Introduction: IoT Whiteboard Dashboard

About: We are two brothers who like to make things.

Will I need an umbrella today? Am I Instructables-famous? Snow day? Good wind speed to fly drone? Bus almost here? TV show on soon? You can train IoT whiteboard to find and display answers to all these questions via a convenient and remote web app that pairs the IoT whiteboard to APIs across the web.

Circuit simplicity is optimized by using only 60 pure red, green, or blue WS2812B LEDs.

Cheap - core parts cost < $15 USD in total.

This is a looping GIF-based instructable so please let me know if you are having trouble viewing the GIFs.


You will need:

Wemos D1 Mini -

WS2812B Addressable LED Strip (You must cut down to 60 LEDs with scissors) -

Soldering Iron & 60/40 Rosin Core Lead Solder:

5V 2A+ Power Supply - Must be at least 2 amps. - I used a cut USB cable and a 2.1A USB Charger.

Hot Glue Gun with Sticks:

Whiteboard or Acrylic Sheet and Dry Erase Marker:

The zipped files from

Step 1: API Huh?

The source of the information we want to fetch for our IoT whiteboard will come from external servers that hold the information. 'API' stands for application-programming-interface. This simply means an interface for requesting data from these external servers.

Thankfully, there are hundreds of publicly accessible, free APIs to connect to. We will focus on the APIs that don't require a password or API key, however you can usually simple append the API key you could want by appending "?apikey=myapikeyhere" to the URL of the API you are connecting to. Each API may have a different way the authentication key needs to be spelled out but documentation is abundant

Here's a massive list of free public APIs:

For further reading about APIs, see this link:

Step 2: Setup Web App Host

Sign up for a free PHP web hosting service such as at I'm not affiliated with 000webhost, but it's a convenient and accessible service.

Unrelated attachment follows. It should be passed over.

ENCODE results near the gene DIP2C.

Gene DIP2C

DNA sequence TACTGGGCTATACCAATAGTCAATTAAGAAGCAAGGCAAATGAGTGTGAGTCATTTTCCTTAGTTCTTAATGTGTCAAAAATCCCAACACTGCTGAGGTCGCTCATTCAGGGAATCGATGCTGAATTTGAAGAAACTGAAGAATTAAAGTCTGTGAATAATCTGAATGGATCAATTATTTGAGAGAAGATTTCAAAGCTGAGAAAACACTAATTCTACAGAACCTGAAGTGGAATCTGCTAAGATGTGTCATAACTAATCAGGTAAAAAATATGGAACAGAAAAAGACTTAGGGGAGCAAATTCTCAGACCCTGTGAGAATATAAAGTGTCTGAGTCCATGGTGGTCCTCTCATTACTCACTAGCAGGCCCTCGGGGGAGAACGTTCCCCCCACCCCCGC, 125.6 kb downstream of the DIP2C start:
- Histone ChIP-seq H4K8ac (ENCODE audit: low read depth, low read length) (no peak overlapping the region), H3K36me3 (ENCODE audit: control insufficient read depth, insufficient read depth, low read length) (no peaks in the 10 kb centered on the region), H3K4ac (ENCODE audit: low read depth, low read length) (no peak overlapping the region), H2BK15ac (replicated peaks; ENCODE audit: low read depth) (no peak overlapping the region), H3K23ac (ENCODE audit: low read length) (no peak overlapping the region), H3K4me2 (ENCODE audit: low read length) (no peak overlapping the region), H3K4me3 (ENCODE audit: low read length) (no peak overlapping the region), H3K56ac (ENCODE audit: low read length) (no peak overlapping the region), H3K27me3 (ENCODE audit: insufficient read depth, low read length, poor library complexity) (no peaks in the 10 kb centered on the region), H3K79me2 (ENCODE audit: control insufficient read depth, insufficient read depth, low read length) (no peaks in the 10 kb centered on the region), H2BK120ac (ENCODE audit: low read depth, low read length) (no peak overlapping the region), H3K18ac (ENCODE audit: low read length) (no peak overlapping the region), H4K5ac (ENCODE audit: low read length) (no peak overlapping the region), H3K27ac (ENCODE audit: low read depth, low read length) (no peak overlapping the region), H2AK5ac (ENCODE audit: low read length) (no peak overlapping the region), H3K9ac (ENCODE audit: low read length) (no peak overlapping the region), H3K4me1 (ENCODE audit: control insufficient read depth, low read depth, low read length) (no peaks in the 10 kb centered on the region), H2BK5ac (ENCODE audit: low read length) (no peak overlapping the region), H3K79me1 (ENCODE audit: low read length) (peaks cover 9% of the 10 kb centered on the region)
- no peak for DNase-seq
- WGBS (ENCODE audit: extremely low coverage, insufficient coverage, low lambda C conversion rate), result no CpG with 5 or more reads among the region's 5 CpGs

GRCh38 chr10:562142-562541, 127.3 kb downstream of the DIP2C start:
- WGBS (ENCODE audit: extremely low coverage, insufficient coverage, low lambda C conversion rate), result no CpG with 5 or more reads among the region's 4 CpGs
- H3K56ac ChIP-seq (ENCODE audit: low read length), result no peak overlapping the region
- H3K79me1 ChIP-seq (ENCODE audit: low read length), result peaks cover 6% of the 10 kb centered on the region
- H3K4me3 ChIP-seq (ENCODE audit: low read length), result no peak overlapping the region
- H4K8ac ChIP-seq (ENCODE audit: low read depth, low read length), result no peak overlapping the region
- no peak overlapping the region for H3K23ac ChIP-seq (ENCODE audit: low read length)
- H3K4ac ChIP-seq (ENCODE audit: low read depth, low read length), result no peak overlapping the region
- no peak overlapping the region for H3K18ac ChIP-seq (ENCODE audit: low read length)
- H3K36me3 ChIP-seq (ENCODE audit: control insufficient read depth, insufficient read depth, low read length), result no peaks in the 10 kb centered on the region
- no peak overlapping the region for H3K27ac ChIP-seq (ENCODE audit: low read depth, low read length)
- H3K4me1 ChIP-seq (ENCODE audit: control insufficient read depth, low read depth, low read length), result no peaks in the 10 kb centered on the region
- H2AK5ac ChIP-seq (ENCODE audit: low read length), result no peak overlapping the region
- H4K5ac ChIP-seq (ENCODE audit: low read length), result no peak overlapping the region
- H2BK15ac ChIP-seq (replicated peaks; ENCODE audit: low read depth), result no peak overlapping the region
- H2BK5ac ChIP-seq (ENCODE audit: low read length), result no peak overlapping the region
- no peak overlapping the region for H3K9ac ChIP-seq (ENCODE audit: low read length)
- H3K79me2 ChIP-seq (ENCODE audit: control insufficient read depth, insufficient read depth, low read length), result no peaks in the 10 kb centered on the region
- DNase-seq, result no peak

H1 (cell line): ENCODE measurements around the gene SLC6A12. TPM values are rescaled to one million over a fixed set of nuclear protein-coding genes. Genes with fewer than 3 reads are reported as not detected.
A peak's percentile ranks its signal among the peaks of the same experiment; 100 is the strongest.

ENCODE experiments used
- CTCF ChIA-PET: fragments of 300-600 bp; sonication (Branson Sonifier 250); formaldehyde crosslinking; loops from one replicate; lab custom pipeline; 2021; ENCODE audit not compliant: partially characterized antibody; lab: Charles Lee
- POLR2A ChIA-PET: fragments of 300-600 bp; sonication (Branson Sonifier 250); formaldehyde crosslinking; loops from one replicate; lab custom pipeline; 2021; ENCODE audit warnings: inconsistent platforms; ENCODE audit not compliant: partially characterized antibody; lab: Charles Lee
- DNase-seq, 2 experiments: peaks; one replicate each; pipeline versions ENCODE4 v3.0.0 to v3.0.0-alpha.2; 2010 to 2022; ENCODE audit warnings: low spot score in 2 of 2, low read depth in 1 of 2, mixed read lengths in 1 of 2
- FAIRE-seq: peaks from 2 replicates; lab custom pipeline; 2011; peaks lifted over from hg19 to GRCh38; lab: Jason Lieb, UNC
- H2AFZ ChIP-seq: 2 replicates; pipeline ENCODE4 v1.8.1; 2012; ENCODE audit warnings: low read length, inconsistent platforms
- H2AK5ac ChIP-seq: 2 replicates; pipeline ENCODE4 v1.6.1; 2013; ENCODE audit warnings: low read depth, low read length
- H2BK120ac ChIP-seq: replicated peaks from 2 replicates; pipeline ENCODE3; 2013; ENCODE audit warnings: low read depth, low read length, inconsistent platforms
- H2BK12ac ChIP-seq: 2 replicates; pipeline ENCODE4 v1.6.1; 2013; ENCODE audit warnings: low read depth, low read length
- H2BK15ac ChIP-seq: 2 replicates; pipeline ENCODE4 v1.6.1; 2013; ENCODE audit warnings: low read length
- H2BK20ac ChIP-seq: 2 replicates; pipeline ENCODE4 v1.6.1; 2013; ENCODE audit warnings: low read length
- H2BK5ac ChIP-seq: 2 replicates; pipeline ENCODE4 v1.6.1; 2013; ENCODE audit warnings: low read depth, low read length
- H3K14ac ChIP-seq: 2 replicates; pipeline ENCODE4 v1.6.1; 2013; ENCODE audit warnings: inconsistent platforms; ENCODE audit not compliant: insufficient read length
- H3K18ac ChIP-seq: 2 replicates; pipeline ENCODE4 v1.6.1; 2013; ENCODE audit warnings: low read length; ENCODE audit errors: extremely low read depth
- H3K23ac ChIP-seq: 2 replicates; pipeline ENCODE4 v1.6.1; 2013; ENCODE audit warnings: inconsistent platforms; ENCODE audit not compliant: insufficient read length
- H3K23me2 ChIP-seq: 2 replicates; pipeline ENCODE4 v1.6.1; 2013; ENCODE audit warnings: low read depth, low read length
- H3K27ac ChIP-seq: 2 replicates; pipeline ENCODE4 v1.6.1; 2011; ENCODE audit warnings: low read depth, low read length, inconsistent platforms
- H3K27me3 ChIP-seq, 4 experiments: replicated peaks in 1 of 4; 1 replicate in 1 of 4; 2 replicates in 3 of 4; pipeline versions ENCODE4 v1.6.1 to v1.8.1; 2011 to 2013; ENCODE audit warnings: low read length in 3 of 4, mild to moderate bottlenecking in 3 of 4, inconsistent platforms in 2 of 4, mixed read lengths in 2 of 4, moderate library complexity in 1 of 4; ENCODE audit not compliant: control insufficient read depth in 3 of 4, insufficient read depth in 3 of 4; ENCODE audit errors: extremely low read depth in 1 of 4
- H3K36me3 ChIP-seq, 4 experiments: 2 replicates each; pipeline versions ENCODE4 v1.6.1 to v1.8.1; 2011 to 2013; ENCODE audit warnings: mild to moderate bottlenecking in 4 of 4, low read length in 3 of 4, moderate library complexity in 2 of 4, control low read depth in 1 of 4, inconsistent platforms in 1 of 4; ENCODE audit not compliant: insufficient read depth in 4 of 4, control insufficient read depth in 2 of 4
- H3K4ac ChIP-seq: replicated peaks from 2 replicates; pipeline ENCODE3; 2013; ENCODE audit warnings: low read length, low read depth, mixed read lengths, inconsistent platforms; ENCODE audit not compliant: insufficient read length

Step 3: Create a New Site

Pick your website domain name.

Step 4: Upload Your Web App

Load the led.php file onto the site in the file manager area.

Step 5: Match the URLs

Modify the url in the led.php script to match the url of your website.

Step 6: Install the Driver and Software

Unzip the files.

Install the CH340 drivers.

Step 7: Install MicroPython Firmware

Open up UPyCraft from the unzipped folder and select board-->ESP8266.

Select the active USB port.

Open "burn firmware".

Set flash erase=ON.

Under "Custom Firmware", select the micropython.bin file you downloaded earlier and hit "flash".

Step 8: Install the Scripts

In a text editor or in UPyCraft, open up and input your WiFi hotspot credentials.

In enter your web hosting URL for led.php and hit save.

Download these files to the board's filesystem using UPyCraft.

Step 9: Strip Wire Tips

Strip wire tips.

Step 10: Solder It Up

The wires are all color coded.

Green = Data

White = Ground

Red = + 5VCC

And the circuit:

D1 Mini ESP8266 5V---5V 2A Power---LED VCC

D1 Mini ESP8266 GND---Ground 2A Power---LED Ground D1 Mini ESP8266 GPIO4(D2)---LED Strip Data In

My LED strip came with 2 red wires and 2 white wires, this made it convenient to solder.

Note: I recommend using the connector that came with the strip so that you can separate the D1 Mini from the rest of the circuit while it is plugged into your computer's USB port.

If you've never soldered before, Randofo has written an in-depth instructable on that very topic:

Step 11: Wrap It Up

Wrap individual connections in electrical tape to insulate and prevent a short circuit.

Step 12: Stick Together

Preheat the hot glue gun for a couple minutes, then use it to fasten the electronics to the whiteboard or acrylic board.

Step 13: Train the Device

Edit the settings at your web hosting URL where led.php is located to program the device.

Most API's use JSON as a nested data structure with key-value pairs. To access the information you want, you need to enter the correct indices that point to the key you want the value from.

As a way to understand better, here is a representation of the weather api data:


For the

0-->"show"-->"status". Notice how brackets start and terminate each section.

I used this web tool to help me better understand the nesting structure:

Step 14: Let There Be Blinking!

Thank you for reading this instructable. I hope you will find it useful or at least interesting!

Please consider voting for this instructable in the IoT Challenge here on instructables.

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